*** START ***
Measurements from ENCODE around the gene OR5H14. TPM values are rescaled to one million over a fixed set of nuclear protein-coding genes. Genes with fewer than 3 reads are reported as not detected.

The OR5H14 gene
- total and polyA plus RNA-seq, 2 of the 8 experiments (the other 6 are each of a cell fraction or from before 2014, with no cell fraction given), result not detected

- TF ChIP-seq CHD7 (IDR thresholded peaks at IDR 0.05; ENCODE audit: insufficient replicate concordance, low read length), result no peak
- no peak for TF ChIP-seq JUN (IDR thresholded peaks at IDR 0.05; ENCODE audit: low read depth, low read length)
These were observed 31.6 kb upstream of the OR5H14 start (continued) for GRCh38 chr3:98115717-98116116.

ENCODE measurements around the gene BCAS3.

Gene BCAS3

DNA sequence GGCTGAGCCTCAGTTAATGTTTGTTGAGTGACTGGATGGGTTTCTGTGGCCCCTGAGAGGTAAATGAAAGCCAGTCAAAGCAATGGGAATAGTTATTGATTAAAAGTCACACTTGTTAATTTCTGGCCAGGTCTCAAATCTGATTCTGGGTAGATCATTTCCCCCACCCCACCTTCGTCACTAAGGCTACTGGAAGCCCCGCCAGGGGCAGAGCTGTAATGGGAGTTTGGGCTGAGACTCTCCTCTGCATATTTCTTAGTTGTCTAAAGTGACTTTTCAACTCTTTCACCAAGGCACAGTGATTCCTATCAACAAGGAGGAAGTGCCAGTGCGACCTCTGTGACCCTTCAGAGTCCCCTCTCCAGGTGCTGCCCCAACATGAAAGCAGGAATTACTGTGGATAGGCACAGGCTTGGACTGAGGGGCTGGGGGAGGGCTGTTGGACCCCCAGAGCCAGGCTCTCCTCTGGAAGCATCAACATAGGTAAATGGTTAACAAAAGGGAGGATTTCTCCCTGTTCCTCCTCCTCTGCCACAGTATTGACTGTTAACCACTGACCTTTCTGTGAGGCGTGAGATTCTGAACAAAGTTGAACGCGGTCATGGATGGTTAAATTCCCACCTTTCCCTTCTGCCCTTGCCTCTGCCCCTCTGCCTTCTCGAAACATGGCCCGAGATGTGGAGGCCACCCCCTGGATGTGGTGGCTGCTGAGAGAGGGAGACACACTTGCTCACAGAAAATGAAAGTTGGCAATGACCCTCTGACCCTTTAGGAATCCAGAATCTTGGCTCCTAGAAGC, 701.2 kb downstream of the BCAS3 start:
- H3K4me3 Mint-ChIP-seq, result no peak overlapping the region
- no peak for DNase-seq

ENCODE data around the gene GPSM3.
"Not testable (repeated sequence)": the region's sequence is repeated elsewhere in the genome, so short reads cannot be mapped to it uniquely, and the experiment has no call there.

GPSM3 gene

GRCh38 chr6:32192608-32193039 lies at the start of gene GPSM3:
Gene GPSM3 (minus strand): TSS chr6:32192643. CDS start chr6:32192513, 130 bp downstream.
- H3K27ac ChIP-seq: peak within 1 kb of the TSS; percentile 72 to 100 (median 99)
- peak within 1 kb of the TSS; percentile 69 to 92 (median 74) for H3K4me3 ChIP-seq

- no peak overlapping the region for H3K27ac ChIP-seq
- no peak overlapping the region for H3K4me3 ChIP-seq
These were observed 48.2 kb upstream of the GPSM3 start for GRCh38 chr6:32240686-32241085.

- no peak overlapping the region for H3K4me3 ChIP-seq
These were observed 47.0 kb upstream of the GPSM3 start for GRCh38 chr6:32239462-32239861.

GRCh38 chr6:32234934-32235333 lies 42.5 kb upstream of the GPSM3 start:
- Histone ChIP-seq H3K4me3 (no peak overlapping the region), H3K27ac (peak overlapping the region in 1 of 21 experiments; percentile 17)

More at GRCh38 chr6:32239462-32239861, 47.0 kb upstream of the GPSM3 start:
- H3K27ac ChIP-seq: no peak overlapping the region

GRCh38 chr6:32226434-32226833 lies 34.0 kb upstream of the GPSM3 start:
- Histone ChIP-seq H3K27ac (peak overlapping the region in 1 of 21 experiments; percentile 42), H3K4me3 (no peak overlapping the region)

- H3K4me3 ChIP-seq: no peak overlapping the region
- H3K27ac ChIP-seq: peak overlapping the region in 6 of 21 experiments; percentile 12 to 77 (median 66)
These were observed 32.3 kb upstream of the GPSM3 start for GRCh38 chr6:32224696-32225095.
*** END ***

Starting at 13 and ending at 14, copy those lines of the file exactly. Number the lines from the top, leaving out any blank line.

"Not testable (repeated sequence)": the region's sequence is repeated elsewhere in the genome, so short reads cannot be mapped to it uniquely, and the experiment has no call there.

GPSM3 gene